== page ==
"A Massachusetts Institute of Technology task force report called yesterday for the United States to create a few centralized storage sites for spent nuclear reactor fuel in the next decades, while researching new reactor designs that could reduce the challenges of permanent geological burial of nuclear wastes.
The report, 'The Future of the Nuclear Fuel Cycle,' co-chaired by MIT professors Mujid Kazimi, Ernest Moniz and Charles Forsberg, also concludes that worldwide supplies of uranium will be sufficient to serve a tenfold increase in light water reactors, each operating for 60 years. 'There is no shortage of uranium resources that might constrain future commitments to build new nuclear plants for at least much of this century,' the report says.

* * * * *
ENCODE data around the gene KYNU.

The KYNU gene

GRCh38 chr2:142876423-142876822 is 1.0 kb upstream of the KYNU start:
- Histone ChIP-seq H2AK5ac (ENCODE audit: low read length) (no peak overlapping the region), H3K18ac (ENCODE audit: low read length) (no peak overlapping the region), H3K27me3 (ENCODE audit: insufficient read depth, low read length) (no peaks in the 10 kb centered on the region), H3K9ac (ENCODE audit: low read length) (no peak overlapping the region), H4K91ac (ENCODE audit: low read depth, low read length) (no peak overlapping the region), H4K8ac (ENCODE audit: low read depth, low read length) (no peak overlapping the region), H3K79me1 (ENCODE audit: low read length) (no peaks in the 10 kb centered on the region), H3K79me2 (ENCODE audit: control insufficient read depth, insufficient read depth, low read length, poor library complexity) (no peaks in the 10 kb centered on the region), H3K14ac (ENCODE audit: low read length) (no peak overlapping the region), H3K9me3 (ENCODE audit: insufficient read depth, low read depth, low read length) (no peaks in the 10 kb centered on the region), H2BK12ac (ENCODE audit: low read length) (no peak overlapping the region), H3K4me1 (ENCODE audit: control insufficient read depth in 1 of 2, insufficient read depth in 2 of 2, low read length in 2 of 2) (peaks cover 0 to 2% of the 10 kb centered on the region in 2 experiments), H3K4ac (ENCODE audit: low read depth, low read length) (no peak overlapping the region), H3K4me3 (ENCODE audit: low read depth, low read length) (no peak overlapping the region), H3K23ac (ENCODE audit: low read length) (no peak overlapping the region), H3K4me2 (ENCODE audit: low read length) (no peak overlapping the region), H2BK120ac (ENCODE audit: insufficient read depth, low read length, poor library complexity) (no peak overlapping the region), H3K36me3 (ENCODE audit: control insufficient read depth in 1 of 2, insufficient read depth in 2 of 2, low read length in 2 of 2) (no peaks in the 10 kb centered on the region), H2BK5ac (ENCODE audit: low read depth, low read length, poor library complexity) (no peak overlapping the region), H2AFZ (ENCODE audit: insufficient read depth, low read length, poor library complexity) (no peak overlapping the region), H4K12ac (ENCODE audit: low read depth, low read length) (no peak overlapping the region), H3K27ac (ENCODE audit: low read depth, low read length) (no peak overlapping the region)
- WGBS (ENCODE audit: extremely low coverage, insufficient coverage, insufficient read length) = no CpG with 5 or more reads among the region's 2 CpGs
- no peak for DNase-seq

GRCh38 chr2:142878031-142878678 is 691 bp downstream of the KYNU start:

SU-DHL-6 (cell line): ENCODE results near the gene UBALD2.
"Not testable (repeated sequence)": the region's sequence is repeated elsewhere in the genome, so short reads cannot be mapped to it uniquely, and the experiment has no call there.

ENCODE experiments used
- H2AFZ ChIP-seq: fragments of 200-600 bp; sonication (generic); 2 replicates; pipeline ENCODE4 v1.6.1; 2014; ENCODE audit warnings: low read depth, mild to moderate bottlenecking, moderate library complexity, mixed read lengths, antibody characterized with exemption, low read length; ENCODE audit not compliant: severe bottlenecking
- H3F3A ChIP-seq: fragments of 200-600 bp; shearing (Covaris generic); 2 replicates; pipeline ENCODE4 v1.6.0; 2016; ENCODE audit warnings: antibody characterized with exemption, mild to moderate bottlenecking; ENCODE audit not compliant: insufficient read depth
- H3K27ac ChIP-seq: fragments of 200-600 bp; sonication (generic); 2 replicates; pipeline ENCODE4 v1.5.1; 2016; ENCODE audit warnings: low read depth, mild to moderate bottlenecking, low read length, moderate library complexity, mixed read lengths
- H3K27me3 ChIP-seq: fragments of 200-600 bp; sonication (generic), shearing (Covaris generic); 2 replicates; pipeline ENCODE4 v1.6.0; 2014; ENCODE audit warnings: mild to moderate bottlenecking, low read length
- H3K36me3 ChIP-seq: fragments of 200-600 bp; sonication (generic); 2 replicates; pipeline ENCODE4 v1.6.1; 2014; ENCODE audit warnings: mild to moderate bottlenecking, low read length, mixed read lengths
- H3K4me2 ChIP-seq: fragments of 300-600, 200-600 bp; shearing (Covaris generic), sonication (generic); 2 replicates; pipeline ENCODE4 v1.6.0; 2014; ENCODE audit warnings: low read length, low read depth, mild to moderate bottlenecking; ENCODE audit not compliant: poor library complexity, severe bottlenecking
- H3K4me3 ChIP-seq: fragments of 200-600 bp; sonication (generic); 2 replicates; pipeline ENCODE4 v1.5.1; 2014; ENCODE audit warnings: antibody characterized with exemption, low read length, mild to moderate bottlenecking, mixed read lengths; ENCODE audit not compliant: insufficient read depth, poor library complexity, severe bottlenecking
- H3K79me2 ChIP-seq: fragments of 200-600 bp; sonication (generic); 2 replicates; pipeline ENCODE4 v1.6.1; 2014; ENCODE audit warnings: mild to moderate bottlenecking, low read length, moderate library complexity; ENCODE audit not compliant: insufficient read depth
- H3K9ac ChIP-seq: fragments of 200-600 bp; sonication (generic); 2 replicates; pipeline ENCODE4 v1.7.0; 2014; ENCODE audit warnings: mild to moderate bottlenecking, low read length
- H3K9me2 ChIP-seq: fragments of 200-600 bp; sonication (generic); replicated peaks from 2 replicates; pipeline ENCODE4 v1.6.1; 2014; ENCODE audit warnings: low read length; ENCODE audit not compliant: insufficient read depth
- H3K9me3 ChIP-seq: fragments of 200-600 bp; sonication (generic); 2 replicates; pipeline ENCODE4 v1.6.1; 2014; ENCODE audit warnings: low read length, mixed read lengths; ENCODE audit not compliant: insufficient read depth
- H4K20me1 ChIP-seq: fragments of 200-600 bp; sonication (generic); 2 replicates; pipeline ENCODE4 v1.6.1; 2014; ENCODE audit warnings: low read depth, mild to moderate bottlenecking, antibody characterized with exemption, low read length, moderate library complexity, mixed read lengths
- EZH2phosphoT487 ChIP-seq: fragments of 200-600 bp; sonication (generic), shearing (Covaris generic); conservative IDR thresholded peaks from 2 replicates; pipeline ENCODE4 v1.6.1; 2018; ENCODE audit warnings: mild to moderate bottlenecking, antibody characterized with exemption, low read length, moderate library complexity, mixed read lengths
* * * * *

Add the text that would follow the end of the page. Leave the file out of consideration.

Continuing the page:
That judgment leads to another: that the United States and other countries should continue to rely for decades on the 'once through' open fuel cycle with light water reactors. That would allow time for more research on 'fast' reactor designs whose operation generates new fuel and becomes self-sustaining."
Peter Behr reports for ClimateWire September 17, 2010.